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Theses Doctoral

Elucidating the Biological Function of PWWP-Domain Containing Protein Complexes

Reddy, Bharat

In eukaryotes, nuclear DNA is folded with histone proteins in the form of chromatin, and this structure plays a critical role in multiple biological processes, including development, DNA damage repair, and aging. Post-translational modifications of histones, such as acetylation and methylation, are essential regulators of chromatin structure and function. Consequently, misregulation of these post-translational modifications has causal roles in numerous diseases, including multiple types of cancer. However, the mechanisms that direct the localization of histone-modifying enzymes and regulate their activities are not fully understood. This thesis focuses on the characterization of a class of proteins containing the PWWP domain. This domain is often present in chromatin proteins, and it is predicted to recognize methylated histones based on structural analysis. Here, we have demonstrated that the PWWP domain proteins in fission yeast bind to methylated histones. Additionally, we have shown that proteins with this domain form complexes with diverse histone modifying activities to regulate multiple cellular processes. Methylation of histone H4 lysine 20 (H4K20me) is essential for the activation of a DNA damage checkpoint, which blocks the progression of cell cycle to allow sufficient time for DNA damage repair. In fission yeast, only the enzyme Set9 catalyzes H4K20me, and the mechanisms that underlie the regulation of this protein are poorly characterized. Here we showed that Set9 forms a stable complex with the PWWP domain containing protein Pdp1. The PWWP domain of Pdp1 binds to H4K20me, demonstrating that the PWWP domain constitutes a novel methyl-lysine recognition motif. Moreover, the binding of PWWP domain to methylated H4K20 plays a critical role in regulating Set9 activity, thus facilitating higher degrees of H4K20 methylation. Histone H3K9 methylation is critical for heterochromatin assembly in diverse organisms. The RNAi pathway is required for the formation of pericentric heterochromatin, although the exact role that RNAi plays in heterochromatin assembly remains a topic of significant debate. We discovered that a separate PWWP domain protein, Pdp3, forms a stable complex with the H3K14 histone acetyltransferase Mst2. Interestingly eliminating the enzymatic activity of the Pdp3-Mst2 complex obviates the requirement for the RNAi machinery in pericentric heterochromatin functions. Furthermore we demonstrated that one function of RNAi during heterochromatin assembly is to exclude the Pdp3-Mst2 complex, thus maintaining low levels of RNA polymerase II localization to pericentric regions in order to retain the parental histone modification patterns for its passage through generations. Altogether, my results have firmly demonstrated that the PWWP domain is a novel class of methyl-lysine binding motifs. Moreover, in fission yeast the PWWP domain proteins form stable complexes with other chromatin proteins to regulate diverse cellular processes.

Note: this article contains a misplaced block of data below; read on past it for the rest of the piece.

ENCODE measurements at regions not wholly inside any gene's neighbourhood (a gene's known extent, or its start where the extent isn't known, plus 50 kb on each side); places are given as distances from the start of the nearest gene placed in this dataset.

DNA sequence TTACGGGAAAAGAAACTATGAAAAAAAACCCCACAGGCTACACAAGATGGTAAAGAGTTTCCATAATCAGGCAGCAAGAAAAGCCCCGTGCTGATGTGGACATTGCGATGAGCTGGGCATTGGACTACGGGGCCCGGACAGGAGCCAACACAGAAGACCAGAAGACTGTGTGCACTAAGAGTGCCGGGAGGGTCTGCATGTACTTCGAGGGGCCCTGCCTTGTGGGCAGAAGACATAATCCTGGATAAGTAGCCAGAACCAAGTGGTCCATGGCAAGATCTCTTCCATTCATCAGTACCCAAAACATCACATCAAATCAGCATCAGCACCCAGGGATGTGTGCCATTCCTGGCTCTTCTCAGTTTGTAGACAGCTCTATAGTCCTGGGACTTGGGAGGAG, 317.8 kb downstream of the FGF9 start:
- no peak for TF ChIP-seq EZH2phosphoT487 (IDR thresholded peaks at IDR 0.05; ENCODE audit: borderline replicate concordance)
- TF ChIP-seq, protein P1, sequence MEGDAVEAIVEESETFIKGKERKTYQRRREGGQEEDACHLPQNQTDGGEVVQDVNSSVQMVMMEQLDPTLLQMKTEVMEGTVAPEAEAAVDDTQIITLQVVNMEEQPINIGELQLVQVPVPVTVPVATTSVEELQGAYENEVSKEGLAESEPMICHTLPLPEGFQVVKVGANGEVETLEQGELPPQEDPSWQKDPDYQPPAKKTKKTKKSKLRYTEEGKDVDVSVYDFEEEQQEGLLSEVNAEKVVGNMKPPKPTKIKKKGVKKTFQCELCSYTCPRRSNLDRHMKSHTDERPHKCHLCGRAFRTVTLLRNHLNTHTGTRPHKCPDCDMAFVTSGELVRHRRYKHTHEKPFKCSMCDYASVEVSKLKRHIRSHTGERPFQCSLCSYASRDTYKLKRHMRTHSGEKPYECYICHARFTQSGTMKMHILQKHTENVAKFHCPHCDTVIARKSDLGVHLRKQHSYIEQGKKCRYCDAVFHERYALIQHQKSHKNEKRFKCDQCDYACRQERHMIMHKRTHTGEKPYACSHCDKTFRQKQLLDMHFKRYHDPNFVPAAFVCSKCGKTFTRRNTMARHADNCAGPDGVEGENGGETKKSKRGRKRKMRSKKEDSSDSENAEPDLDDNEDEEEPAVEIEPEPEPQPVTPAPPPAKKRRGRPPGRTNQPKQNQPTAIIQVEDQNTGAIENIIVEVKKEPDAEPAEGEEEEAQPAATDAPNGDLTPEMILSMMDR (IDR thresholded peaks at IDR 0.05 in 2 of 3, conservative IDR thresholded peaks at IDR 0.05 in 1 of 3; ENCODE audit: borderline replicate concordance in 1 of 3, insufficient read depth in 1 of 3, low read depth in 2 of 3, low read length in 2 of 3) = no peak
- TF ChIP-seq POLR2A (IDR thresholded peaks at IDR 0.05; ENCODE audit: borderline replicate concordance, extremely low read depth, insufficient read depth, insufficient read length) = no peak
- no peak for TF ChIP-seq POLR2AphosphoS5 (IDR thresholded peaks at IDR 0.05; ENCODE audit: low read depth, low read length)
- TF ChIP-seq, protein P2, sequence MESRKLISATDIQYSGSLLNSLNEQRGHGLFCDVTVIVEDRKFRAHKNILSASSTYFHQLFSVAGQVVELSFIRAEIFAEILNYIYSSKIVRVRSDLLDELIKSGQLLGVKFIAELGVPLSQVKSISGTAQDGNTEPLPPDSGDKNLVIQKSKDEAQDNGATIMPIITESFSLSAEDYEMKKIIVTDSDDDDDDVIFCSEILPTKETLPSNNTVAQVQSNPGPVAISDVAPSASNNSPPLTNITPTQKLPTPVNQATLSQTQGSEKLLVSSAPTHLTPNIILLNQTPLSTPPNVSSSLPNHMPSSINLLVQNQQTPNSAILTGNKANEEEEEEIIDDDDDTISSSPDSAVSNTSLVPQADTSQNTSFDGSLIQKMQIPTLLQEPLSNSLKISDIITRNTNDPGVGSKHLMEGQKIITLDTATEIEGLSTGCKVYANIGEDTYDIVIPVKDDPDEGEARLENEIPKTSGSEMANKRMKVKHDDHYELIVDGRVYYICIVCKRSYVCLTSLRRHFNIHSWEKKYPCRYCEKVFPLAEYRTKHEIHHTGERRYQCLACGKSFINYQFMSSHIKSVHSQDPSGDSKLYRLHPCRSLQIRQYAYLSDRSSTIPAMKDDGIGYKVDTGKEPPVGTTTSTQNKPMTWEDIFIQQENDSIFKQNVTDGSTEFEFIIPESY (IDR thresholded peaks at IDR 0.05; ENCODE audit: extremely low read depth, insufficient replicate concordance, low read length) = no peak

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More About This Work

Academic Units
Biological Sciences
Thesis Advisors
Songtao, Jia
Ph.D., Columbia University
Published Here
April 5, 2013